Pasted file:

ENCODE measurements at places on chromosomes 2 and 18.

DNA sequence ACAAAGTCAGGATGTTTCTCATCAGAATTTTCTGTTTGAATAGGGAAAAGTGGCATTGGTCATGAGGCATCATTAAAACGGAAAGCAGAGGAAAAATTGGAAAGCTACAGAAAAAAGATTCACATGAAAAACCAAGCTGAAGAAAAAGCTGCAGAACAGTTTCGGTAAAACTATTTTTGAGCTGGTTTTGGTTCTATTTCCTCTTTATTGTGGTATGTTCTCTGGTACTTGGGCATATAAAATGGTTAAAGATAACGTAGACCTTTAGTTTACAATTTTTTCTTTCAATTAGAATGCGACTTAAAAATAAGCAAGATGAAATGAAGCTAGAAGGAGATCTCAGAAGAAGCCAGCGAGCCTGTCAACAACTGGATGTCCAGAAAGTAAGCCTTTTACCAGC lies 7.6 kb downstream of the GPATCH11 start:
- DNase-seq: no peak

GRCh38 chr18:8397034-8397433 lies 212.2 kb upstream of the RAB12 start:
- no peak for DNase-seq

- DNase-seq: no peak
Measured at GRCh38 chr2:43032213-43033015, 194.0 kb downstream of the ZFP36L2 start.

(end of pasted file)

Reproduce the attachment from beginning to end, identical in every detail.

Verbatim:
ENCODE measurements at places on chromosomes 2 and 18.

DNA sequence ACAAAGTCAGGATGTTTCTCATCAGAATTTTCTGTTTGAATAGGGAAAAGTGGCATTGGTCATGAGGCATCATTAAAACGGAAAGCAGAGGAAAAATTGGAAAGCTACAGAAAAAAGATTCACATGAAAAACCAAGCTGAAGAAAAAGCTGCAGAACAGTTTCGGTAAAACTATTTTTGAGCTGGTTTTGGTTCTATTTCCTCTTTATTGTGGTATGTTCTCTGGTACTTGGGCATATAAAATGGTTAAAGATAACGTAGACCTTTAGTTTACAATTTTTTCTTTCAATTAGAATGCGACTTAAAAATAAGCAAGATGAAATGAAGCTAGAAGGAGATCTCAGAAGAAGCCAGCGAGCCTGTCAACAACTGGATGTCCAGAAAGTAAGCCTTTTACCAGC lies 7.6 kb downstream of the GPATCH11 start:
- DNase-seq: no peak

GRCh38 chr18:8397034-8397433 lies 212.2 kb upstream of the RAB12 start:
- no peak for DNase-seq

- DNase-seq: no peak
Measured at GRCh38 chr2:43032213-43033015, 194.0 kb downstream of the ZFP36L2 start.